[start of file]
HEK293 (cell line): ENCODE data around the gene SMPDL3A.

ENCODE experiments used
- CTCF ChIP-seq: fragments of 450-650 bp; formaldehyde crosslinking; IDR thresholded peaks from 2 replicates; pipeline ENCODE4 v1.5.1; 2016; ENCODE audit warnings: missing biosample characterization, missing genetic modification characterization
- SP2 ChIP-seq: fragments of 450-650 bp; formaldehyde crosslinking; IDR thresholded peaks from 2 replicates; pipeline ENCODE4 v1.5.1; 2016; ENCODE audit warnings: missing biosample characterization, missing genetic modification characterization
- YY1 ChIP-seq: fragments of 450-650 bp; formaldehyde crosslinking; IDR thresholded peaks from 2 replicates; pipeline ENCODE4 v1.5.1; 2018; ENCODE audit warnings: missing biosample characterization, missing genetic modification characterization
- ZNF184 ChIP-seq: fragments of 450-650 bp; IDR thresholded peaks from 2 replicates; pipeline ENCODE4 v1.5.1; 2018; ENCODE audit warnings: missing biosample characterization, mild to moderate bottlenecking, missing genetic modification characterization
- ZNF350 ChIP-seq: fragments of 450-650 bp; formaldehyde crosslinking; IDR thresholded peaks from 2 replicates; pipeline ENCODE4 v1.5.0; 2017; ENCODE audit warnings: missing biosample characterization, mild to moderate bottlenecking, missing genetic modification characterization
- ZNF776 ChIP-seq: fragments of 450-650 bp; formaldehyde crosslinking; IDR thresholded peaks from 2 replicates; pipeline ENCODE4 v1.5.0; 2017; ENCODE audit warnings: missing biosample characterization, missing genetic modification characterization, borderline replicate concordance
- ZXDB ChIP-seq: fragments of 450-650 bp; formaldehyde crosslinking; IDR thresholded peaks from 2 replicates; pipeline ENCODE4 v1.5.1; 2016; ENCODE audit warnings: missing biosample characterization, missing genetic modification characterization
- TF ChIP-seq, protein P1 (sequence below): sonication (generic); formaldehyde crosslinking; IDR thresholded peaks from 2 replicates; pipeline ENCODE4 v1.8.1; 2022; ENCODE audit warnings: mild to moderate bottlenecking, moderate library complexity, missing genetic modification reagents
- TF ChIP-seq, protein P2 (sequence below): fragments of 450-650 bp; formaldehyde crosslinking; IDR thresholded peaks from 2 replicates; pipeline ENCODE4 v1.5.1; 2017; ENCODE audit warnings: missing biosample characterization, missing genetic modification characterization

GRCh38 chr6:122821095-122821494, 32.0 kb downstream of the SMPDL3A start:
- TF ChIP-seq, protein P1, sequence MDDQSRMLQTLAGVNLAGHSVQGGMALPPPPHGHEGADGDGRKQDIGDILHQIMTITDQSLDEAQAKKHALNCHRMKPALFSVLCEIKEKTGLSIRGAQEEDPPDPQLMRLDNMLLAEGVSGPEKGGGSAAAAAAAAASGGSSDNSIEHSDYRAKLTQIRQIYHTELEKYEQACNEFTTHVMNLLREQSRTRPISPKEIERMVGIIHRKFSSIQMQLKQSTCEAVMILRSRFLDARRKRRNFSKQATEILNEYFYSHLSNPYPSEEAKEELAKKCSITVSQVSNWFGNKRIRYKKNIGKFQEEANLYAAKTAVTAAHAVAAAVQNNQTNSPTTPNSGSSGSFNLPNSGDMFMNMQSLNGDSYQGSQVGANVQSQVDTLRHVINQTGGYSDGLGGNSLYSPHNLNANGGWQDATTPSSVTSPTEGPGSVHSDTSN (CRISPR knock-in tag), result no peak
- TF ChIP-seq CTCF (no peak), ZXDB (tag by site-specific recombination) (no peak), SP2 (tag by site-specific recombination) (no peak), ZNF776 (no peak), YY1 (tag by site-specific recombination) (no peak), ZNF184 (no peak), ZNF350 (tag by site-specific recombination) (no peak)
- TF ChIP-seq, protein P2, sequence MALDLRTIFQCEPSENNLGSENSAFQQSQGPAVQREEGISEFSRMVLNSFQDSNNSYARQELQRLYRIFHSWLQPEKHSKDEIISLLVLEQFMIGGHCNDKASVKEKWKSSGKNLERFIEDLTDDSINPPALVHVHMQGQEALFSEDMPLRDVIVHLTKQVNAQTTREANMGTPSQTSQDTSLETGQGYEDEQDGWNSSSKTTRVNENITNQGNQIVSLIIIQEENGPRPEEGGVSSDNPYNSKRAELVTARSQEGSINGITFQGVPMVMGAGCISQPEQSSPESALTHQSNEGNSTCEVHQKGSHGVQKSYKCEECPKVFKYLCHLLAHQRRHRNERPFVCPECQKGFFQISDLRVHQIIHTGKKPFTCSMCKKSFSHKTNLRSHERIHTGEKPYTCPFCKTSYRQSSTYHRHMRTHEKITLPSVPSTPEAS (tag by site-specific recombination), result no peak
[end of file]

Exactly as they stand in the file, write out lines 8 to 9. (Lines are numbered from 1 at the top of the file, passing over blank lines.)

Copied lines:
- ZNF776 ChIP-seq: fragments of 450-650 bp; formaldehyde crosslinking; IDR thresholded peaks from 2 replicates; pipeline ENCODE4 v1.5.0; 2017; ENCODE audit warnings: missing biosample characterization, missing genetic modification characterization, borderline replicate concordance
- ZXDB ChIP-seq: fragments of 450-650 bp; formaldehyde crosslinking; IDR thresholded peaks from 2 replicates; pipeline ENCODE4 v1.5.1; 2016; ENCODE audit warnings: missing biosample characterization, missing genetic modification characterization